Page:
October 16, 2005

The Bible is Not a Play By Play Report

If you gather a group of people together to watch a football game or a movie and ask them to write a summary, it is very unlikely that you will see two write-ups that are the same. Even though there is only one set of facts, it is human nature to filter events through our own set of values and perspective.

In summarizing the game, some would talk about the defense, others would focus on the offense. While reviewing the movie, there are those who would write about the cinematography and others that would give their views on the story line.

It is important to remember that, although the words in the Bible were inspired by God, they were written by human beings. Recently, the Catholic Church published a teaching document including instructions that some parts of the Bible are not literally true.

A key quote from the document, as reported by the London Times, states "We should not expect to find in Scripture full scientific accuracy or complete historical precision."

To put this in some perspective, admittedly mine, there are some fundamentalits that will practically fight to the death to defend the idea that Creation actually occurred in six calendar days, ignoring the wealth of scientific evidence to the contrary. Are details like that really important? Not if you're reading the Bible to seek God's will for your life instead of using it like a textbook.

God's word will not lead you to him like a set of directions to put together a bookcase. You know, insert screw A into slot B. It doesn't work like that. There are fundamentalists who swear by their literal interpretation, in my opinion, because it's easy and they don't have to open their hearts and minds.

There are people with whom I have interacted regarding the editorial content of this site who quote scriptures to point out how I am misguided and how homosexuals are sinners. When I come back with the fact that I have seen gay men and lesbian women who have been blessed with the gift of the Holy Spirit, they have no answer for that. It gets them out of their comfort zone where they answer everything by quoting scripture.

Don't get me wrong, the Bible is of course the most important book ever written. It contains wisdom well beyond what we as mere humans can understand and the writers could communicate in its full meaning. The Bible as I have come to understand it is a tool that teaches us important concepts about how to live our lives and be more like Jesus. It also teaches us how to grow closer to Him. When we do that, he fills us with the Holy Spirit and it is that Spirit which guides us through our lives.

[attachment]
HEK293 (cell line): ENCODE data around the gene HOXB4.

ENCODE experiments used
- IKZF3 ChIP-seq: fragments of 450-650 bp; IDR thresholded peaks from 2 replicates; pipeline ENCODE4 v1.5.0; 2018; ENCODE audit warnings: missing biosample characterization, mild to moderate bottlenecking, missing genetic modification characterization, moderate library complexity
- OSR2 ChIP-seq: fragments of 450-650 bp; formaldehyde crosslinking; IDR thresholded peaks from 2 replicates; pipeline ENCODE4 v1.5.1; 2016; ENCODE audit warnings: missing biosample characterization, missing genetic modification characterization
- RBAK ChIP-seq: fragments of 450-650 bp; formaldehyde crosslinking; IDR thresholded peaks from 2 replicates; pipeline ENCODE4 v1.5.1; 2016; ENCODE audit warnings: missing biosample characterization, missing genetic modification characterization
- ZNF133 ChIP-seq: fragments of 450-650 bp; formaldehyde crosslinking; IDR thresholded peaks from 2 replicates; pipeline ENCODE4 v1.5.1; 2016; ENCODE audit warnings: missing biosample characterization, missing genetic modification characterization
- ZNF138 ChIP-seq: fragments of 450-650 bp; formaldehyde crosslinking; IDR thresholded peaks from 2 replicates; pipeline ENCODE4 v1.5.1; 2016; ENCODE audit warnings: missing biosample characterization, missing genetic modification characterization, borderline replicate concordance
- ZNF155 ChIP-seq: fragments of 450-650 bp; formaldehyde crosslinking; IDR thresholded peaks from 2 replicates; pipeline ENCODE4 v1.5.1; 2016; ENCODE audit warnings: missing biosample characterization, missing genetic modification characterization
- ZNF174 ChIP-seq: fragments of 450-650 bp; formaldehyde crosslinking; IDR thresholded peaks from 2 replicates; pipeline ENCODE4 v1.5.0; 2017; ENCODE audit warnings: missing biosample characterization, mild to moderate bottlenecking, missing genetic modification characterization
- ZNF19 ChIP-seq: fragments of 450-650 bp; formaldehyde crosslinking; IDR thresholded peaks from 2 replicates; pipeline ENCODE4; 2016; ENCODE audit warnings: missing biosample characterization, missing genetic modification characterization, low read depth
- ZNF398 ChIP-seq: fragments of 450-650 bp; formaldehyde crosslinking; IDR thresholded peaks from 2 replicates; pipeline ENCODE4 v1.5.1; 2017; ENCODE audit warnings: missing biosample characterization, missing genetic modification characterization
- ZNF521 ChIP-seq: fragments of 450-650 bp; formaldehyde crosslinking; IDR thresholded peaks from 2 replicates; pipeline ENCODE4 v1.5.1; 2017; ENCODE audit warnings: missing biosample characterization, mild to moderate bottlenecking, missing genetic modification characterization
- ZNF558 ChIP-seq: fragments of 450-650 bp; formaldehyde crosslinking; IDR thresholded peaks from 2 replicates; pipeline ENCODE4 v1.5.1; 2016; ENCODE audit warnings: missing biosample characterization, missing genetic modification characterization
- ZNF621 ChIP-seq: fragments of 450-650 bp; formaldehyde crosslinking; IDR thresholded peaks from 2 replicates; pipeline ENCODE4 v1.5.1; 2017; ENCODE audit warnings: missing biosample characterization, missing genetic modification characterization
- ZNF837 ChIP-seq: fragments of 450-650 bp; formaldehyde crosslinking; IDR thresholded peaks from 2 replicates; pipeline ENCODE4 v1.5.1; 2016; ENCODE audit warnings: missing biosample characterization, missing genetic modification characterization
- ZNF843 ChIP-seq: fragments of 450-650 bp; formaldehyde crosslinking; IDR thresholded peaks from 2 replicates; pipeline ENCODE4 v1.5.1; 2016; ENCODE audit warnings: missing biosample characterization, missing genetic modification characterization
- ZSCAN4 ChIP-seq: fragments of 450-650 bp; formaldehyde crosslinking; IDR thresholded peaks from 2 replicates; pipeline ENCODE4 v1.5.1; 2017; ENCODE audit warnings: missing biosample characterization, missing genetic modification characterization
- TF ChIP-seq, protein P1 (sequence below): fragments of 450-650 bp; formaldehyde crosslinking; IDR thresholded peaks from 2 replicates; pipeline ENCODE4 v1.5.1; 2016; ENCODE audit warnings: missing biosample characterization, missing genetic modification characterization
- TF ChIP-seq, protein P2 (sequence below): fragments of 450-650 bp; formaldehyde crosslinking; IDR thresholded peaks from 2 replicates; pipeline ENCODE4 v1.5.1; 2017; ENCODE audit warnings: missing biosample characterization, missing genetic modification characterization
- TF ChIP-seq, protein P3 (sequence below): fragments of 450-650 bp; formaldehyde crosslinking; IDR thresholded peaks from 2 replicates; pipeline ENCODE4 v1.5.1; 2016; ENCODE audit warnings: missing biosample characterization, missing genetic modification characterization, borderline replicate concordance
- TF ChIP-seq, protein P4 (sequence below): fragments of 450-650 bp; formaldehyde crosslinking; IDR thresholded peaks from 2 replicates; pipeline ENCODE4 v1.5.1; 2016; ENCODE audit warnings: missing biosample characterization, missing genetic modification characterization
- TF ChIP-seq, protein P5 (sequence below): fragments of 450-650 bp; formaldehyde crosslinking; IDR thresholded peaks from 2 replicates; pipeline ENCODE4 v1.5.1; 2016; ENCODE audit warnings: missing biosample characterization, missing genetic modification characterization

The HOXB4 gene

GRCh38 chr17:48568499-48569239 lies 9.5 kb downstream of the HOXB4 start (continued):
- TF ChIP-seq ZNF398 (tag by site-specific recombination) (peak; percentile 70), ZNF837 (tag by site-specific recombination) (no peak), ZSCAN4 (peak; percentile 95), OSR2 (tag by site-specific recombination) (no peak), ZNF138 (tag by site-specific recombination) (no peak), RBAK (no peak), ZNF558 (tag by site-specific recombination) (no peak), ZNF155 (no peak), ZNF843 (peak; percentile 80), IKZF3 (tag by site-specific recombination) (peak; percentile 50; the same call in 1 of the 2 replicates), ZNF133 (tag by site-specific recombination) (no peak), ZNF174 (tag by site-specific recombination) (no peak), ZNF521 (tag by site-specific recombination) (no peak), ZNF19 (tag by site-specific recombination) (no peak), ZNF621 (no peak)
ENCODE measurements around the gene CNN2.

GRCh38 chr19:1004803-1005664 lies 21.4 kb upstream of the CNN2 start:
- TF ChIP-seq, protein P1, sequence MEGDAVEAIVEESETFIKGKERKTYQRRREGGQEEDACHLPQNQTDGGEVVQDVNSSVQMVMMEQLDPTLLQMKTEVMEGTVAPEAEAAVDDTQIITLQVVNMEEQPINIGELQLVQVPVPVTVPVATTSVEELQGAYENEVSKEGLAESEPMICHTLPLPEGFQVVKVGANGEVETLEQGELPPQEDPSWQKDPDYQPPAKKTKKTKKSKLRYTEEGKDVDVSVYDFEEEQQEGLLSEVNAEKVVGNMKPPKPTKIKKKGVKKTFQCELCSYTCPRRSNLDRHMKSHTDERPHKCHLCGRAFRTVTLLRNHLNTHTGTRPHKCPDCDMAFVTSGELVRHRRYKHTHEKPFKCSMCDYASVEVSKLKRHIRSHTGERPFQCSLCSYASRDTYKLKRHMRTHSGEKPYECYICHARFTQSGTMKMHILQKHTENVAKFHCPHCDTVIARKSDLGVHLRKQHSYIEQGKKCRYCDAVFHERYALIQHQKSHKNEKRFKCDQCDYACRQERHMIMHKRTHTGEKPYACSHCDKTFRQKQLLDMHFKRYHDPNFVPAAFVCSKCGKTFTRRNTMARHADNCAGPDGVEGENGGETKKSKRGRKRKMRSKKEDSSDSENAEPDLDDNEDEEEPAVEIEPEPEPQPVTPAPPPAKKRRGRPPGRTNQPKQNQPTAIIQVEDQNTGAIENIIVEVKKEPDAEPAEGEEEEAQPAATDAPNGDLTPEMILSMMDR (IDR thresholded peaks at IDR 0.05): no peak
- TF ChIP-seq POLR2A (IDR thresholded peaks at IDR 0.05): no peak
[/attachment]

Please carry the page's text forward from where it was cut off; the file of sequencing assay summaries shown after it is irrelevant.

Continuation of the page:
The rest is just details which, if we are not careful, can take us AWAY from the Lord, particularly if people professing to be christians fight over them.


  1. I wonder if they take it literally and "to god a day is as a thousand and a thousand as a day"

    Wouldn't that give the possibity that the 6 day creation might be a 6,0000 day creation ~17 years

    Just a thought- and good points yourself.

  2. The Bible itself provides different perspectives by giving four distinct versions of the good news of the life, teaching, death and resurrection of Jesus. (Actually, given three different endings for Mark found in almost all Bibles, more than four versions of the Resurrection.) They cannot be totally reconciled except by assuming that the same event happened over and over in totally different ways -- sometimes as event, sometimes as parable. Even the timeline of the Passion doesn't quite work. Still we believe the testimonies, all of them, to be reliable for what we need to know for our salvation. [For another example, try to reconcile the different descriptions of Saul's Damascus road experience.]

    I was raised fundamentalist and appreciate the strange security of a black-and-white interpretation of things that are actually highly ambiguous. Yet it is like asking someone to show us the moon and then focusing on the tip of the finger with which they are pointing instead of looking in the direction indicated. Thus we mistake the finger for the moon, as sometimes we mistake the words for the Word.